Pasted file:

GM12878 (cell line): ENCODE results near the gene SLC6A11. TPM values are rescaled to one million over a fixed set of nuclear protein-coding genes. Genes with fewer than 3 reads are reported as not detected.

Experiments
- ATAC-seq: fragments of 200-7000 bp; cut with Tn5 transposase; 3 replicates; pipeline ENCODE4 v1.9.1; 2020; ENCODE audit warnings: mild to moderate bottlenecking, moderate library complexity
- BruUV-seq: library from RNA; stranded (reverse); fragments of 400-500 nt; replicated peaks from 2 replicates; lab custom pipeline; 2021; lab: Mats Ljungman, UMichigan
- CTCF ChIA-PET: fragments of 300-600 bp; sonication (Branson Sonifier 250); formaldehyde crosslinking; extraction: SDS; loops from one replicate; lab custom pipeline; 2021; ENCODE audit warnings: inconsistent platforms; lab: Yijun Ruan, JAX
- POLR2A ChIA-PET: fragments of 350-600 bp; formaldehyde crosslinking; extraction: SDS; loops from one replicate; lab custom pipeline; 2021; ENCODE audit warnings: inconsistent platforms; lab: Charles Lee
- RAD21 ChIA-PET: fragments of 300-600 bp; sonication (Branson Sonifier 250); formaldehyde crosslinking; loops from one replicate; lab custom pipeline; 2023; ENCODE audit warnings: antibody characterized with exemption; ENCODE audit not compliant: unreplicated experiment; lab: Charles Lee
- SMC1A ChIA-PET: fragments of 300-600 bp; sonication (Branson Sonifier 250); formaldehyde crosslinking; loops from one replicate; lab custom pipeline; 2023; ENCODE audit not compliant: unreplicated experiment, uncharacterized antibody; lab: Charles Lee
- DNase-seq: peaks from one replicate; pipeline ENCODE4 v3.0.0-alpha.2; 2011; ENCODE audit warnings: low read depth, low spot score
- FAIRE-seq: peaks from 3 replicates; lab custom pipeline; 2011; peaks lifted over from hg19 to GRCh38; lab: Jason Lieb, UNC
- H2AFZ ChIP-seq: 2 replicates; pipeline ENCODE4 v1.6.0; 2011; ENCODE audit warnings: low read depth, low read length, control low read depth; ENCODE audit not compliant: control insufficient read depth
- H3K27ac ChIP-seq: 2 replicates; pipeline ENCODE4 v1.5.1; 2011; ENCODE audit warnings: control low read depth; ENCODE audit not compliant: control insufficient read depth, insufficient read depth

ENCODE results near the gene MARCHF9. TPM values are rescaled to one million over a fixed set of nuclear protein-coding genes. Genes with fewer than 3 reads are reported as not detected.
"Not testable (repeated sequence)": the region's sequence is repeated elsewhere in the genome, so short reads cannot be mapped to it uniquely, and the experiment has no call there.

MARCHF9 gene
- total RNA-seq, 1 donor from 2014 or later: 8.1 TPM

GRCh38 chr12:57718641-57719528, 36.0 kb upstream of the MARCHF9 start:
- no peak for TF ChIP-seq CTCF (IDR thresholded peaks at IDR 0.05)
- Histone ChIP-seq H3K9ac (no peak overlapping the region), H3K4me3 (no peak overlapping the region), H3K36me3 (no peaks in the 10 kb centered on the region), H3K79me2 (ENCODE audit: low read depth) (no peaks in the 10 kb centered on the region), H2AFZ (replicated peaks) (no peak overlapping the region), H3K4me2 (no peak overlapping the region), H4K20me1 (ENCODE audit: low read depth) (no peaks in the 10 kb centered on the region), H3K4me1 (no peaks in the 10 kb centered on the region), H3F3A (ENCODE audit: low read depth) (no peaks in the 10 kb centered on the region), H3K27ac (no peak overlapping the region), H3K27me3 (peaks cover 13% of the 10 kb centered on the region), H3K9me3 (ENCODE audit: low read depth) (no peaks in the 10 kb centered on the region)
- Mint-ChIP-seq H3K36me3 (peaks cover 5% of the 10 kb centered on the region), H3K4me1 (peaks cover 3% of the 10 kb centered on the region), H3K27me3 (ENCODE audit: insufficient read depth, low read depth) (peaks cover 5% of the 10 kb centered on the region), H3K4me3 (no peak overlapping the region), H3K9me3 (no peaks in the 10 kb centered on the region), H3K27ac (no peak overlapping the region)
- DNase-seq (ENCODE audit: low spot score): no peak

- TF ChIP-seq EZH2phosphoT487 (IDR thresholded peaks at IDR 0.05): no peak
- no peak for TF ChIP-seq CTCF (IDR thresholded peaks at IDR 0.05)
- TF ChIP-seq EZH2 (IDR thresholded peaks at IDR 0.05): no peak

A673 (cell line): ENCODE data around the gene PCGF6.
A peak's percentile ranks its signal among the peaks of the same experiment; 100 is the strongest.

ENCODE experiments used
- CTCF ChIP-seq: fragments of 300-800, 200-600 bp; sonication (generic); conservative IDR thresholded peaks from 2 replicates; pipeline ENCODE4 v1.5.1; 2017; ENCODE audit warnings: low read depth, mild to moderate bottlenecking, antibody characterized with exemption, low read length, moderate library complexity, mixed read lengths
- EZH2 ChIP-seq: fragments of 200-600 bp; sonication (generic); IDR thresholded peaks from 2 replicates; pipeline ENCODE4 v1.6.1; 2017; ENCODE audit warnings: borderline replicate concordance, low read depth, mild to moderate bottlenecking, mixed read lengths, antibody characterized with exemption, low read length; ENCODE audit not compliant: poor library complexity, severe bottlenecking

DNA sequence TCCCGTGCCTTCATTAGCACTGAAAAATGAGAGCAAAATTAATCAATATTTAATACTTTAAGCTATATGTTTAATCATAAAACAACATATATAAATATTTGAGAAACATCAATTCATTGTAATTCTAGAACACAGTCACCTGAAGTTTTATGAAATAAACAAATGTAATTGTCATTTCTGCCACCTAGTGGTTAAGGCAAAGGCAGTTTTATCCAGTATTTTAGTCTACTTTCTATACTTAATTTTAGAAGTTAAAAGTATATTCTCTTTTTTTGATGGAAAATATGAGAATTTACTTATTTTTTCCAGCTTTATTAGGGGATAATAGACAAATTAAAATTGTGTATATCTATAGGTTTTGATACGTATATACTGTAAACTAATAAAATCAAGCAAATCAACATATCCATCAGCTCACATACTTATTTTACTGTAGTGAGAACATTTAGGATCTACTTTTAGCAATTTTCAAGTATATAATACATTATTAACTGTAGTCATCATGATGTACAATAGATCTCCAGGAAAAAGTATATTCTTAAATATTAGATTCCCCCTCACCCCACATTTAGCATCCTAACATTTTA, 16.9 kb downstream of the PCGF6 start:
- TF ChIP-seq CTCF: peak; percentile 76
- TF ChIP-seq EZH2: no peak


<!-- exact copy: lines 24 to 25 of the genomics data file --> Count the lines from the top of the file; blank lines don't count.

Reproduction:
- TF ChIP-seq EZH2 (IDR thresholded peaks at IDR 0.05): no peak

A673 (cell line): ENCODE data around the gene PCGF6.